Academic journal article The Catholic Historical Review

Transatlantic Connections: American Anti-Catholicism and the First Vatican Council (1869-70)

Academic journal article The Catholic Historical Review

Transatlantic Connections: American Anti-Catholicism and the First Vatican Council (1869-70)

Article excerpt

One of the most exciting developments in historical scholarship over the last two decades has been the emergence of transnational history. Historians in a range of fields have looked beyond the nation to investigate the cross-border movement of ideas, people, and goods in the modem era.1 In the United States, where a deeply entrenched belief in national exceptionalism has favored historical narratives that emphasize difference rather than exchange, the originality of the transnational approach has been particularly striking. Historians have offered a fresh reading of pivotal American reform movements, from feminism to social progressivism to temperance, by exploring their connection to a broader North Atlantic network.2 Recent histories of American Catholicism have adopted a similar approach. Explicitly rejecting the parochialism of previous scholarship, Peter R. D'Agostino and John T. McGreevy have investigated the transAtlantic linkages that profoundly shaped the attitudes and identity of American Catholics.3

One subject that is yet to benefit from a transnational approach, however, is anti-Catholicism. Historians have interpreted anti-Catholicism within different conceptual frameworks, but these varied approaches share, almost without exception, a rigid focus on domestic circumstances. Early interpretations sought out factors that were unique to the American past. Anti-Catholicism was thus seen as having been encoded in the national psyche with the Puritan settlement of the nation, a lurking prejudice that, in the presence of large-scale Catholic immigration, burst into nativist hostility.4 In a related interpretation, anti-Catholicism is understood as an outgrowth of an entrenched American propensity to see sinister forces conspiring against the nation.5 More recent works have moved away from the stress on irrational fears and fantasies. In Jenny Franchot's landmark work, Roads to Rome: The Antebellum Protestant Encounter with Catholicism, the author argues that anti-Catholicism was a powerful tool in the cultivation of a national identity defined in terms of Protestant allegiance. The specter of Rome, she contends, was wielded by Protestant elites in an effort to smooth over divisions within their faith as well as within the nation. Whatever their differences, all Americans could unite in opposition to the Catholic Other.6 The emergence of gender history has further deepened our understanding of the origins and power of anti-Catholic feeling in nineteenth-century America. Historians have argued strongly that antiCatholic feeling was driven as much by a perceived threat to cherished gender ideals and the sanctity of the home as by the fear of political sub- version.7 Despite their originality, however, these approaches have remained fixed within a national frame.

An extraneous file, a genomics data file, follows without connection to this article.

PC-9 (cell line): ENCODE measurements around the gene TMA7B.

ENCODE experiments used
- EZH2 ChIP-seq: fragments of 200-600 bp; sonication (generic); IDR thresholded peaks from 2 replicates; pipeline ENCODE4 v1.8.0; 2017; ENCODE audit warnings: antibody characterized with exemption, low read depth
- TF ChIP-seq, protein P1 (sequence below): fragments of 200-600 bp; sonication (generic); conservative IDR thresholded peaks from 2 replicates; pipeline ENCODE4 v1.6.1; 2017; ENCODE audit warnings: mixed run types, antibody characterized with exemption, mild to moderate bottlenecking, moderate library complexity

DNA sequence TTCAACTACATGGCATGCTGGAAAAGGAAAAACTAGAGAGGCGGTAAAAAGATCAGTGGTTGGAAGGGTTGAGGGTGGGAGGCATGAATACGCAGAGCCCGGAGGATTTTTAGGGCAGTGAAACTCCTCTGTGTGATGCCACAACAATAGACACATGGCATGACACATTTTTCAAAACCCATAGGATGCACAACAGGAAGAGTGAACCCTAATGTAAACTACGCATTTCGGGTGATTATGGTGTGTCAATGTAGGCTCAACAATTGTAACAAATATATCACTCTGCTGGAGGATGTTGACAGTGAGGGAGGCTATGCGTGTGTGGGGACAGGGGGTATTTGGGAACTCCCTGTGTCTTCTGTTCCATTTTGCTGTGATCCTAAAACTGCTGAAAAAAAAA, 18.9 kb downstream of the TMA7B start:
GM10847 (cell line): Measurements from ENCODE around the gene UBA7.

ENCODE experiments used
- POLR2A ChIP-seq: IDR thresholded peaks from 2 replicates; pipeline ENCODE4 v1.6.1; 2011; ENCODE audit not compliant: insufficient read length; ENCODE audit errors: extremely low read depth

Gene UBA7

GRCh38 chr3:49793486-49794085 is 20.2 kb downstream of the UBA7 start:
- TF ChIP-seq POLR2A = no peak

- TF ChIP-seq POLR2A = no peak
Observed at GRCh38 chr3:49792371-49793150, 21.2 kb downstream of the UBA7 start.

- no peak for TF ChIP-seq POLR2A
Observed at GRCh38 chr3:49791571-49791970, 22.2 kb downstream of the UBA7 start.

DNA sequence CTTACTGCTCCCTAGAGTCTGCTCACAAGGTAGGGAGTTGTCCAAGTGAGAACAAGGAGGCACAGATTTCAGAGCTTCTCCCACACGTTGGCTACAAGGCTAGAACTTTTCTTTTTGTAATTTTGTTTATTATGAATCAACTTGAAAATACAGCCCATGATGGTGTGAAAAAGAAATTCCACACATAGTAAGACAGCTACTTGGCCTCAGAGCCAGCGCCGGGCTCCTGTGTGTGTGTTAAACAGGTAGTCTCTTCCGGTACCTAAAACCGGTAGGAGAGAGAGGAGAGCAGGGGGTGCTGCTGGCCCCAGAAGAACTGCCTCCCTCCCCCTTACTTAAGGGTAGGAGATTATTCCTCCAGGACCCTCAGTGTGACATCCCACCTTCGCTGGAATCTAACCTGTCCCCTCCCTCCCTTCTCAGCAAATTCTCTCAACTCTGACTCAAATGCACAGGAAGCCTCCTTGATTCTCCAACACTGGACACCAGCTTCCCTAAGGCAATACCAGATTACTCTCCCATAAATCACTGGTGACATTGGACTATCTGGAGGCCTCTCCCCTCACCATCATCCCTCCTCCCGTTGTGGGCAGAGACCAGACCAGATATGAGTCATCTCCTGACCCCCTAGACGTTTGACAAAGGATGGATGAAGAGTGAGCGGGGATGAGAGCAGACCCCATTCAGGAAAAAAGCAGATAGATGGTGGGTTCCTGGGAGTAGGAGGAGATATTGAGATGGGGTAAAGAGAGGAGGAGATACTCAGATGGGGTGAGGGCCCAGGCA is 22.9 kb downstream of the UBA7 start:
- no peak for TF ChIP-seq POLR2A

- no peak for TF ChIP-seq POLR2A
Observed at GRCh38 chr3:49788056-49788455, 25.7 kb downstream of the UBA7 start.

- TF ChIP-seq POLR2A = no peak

A handful of scholars have situated American anti-Catholicism in a broader narrative field. Susan M. Griffin's Anti-Catholicism and Nineteenth Century Fiction offers a comparative analysis of depictions of the Church in American and British novels.8 Maijule Anne Drury argues that opposition to Catholicism functioned in a similar manner in Great Britain, the United States, and Germany. In all three nations, the depiction of Catholicism as hierarchical, authoritarian, and backward served to throw into relief the opposing virtues of Protestantism. These virtues, notably the respect for personal liberty and the encouragement of individual initiative, were in turn understood as the basis of their economic and social advantage over majority- Catholic nations such as Spain and Italy.9 Yet overall, scholars have missed the opportunity to investigate the international dimension of American antiCatholicism. Franchot's Roads to Rome typifies this failing. Although conceding that one of the features of anti-Catholic discourse was "its ability to cross national, class, and ethnic boundaries," her analysis fails to explore the manner in which American anti-Catholics drew on foreign polemics or understood themselves to be part of an international crusade. …

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